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7 Phrases That Make Me Ignore Your Guest Post Query


Doesn’t it just make you cringe when you see a subject line about a guest post?

No, don’t get me wrong. I love guest posts. The world of guest posting might be changing, but here on the NMX blog, we’re guest-post-friendly! But the problem is that 9 out of 10 people who send me queries about guests posts are unoriginal and off target. What can I expect from a guest post if you can’t even write a 100-word email properly?

I do try to reply to everyone, even these poorly-written emails, but there are only so many hours in a day. So, if I don’t reply to your guest post query, it probably included one of the following phrases and made me wrinkle my nose.

“Our writers will create…”

If you’re not the person who will be creating the guest post, I probably don’t want to talk to you. I want to talk to your writer. Now, occasionally, I do work with agencies and others who relay information to a writer…but most of the time, people who email me regarding what their writers will do submit horrible posts from a team of “writers” (I hesitate to even call them that) who clearly do not have a grasp on the English language.

For a guest post to be beneficial to me, it has to be your BEST work. Your best work. If you’ve hired a team of writers to create 100 guests posts a week, I’m not going to get something high-quality from you.

“We are offering this to you free of charge…”

I didn’t come to you asking you to post on this blog. You came to me. Noting that what you’re offering is free sounds extremely arrogant, almost like you expect me to say, “No, no. Let me pay for it.” If you approach me, you aren’t doing me a favor by guest posting. I’m doing you a favor by giving you access to my audience.

Some blogs paid for guest posts, but it’s our philosophy that guest posts are freely traded in exchange for promotion. If you think you deserve to get paid, apply for a freelancing job or find a blog that pays guest posts. No hard feelings. We all gotta eat.

“All we ask is…”

If you’re asking me for a guest post spot, please don’t make demands. That’s like asking a neighbor to feed your fish while you’re out of town and then saying, “In return for getting to feed my fish for a week, all I ask is that you also clean his tank.” Yes, I know that there are benefits to having guest posts on my blog. But you are approaching me. You don’t get to make demands.

Furthermore, we have rules. If you cared enough to read my guidelines, you’d know that. Most of the time, what the person is asking for breaks the rules. No es bueno.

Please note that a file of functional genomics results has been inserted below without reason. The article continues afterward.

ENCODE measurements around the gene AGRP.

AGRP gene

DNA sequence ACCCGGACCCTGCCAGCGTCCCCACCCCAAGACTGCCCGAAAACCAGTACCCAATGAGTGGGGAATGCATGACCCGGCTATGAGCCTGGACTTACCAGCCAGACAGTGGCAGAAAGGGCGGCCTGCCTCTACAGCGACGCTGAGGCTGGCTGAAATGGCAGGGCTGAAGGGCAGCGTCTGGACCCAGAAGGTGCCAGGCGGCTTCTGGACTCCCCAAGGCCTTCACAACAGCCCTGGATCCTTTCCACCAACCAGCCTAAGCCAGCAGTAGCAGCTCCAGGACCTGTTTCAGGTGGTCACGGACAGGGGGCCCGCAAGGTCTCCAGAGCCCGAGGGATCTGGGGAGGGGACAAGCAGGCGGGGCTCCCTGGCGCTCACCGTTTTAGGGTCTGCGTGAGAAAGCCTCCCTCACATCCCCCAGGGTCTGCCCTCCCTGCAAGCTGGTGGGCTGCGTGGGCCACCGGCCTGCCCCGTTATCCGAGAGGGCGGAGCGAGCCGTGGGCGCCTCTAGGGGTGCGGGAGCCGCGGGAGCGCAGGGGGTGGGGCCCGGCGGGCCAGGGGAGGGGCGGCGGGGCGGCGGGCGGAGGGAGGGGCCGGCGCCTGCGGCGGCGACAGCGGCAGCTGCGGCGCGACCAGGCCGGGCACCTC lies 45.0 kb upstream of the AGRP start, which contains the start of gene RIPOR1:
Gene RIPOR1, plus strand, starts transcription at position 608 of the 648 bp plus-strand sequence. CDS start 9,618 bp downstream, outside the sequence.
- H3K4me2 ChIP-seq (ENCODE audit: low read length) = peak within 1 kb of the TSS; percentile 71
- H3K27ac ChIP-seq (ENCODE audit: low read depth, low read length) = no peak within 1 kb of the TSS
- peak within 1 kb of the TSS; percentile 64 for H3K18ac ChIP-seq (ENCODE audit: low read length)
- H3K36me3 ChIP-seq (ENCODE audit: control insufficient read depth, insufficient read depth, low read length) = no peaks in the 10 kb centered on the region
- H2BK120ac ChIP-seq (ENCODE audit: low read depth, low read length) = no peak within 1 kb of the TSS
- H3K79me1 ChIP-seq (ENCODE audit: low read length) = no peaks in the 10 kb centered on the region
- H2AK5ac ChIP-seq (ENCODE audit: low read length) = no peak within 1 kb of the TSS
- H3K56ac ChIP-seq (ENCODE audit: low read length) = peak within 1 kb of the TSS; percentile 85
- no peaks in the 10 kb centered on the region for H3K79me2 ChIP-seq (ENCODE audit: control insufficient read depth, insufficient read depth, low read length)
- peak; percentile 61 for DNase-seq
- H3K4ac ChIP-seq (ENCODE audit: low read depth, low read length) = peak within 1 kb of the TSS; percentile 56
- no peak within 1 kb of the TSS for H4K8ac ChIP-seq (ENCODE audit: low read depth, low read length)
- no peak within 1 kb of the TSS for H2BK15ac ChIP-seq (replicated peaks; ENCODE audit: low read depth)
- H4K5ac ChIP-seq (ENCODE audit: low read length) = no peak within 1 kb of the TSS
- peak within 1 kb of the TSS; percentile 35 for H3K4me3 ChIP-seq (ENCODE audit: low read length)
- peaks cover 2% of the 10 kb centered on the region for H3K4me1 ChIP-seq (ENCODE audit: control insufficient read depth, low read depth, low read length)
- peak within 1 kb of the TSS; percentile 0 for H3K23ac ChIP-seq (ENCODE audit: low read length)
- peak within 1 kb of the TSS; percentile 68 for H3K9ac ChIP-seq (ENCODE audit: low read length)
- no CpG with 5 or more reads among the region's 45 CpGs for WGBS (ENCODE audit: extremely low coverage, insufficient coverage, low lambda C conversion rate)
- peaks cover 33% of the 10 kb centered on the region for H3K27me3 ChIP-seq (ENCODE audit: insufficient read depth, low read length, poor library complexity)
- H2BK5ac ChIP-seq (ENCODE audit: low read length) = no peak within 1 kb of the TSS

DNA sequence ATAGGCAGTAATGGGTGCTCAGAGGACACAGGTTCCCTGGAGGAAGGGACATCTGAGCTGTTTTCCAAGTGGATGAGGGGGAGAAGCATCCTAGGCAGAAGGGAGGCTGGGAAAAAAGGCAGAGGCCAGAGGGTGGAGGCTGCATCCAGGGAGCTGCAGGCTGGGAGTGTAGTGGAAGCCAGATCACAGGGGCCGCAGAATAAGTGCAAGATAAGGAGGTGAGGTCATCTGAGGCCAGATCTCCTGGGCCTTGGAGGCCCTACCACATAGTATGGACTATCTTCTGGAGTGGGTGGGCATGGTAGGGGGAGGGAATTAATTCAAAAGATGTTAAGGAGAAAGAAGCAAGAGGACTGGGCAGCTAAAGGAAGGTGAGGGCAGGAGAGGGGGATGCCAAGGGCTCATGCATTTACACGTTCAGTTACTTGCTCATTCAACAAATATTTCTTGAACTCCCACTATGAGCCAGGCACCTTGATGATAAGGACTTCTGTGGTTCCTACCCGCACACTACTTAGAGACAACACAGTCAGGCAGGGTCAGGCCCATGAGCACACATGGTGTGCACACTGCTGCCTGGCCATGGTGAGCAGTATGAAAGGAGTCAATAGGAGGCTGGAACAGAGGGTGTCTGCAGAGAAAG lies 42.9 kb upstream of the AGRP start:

“Please reply in…”

I receive this “threat” all the time. If I don’t reply in x number of days, then they’re taking their ball and going home.

Listen. I’m a busy gal. I try my best to respond to all guest post queries in a week. If I don’t respond to you, by all means, follow up with me, and note that if you don’t hear from me you’ll be pursuing other opportunities with the proposed guest post. But giving me a deadline in your initial email when you have no idea what my schedule about is just rude. I almost certainly won’t reply if you make a demand like that. It just tells me that working with you will be too stressful, and I hate stress.

“Let me know what you’d like me to write about…”

I have no idea what you’re an expert on. The biggest advantage of having you guest post is that you’ll provide insight into a topic that I haven’t covered (or perhaps don’t have the skills to cover). If you don’t know what you want to write for your guest post, it tells me know of two things:

  1. You aren’t really an expert on anything in this niche.
  2. You haven’t reviewed the blog at all to see what kind of content we publish.

Usually both. If you’re pitching me on a guest post, PITCH ME on a guest post. Don’t half-hearted ask if you can write something for me and then expect me to tell you what you are capable of writing.

“…high-quality, well-researched article…”

First of all, they are blog posts, not articles. Second of all, if you have to say something is high-quality and well-researched, it usually isn’t. The vast majority of the emails I get regarding guest posts include this phrase (or something very similar) and it is always a red flag for me.

“Dear sir/madam…”

This is ridiculous, but I get it all the time. If you can’t be bothered to find my name, am I really going to believe that you read through the blog to see what kind of content I publish? Half the guest post queries I get don’t even know if I’m male or female. Come on, people.

Beyond telling me that you didn’t care enough to read my past posts, it also tells me that you’re taking the “spray and pray” technique to this whole guest blogging thing. Which means you are probably writing crappy, quick posts for everyone and maybe even “spinning” low-quality copy to take one piece of content and create dozens of versions, each worse and more generic than the last.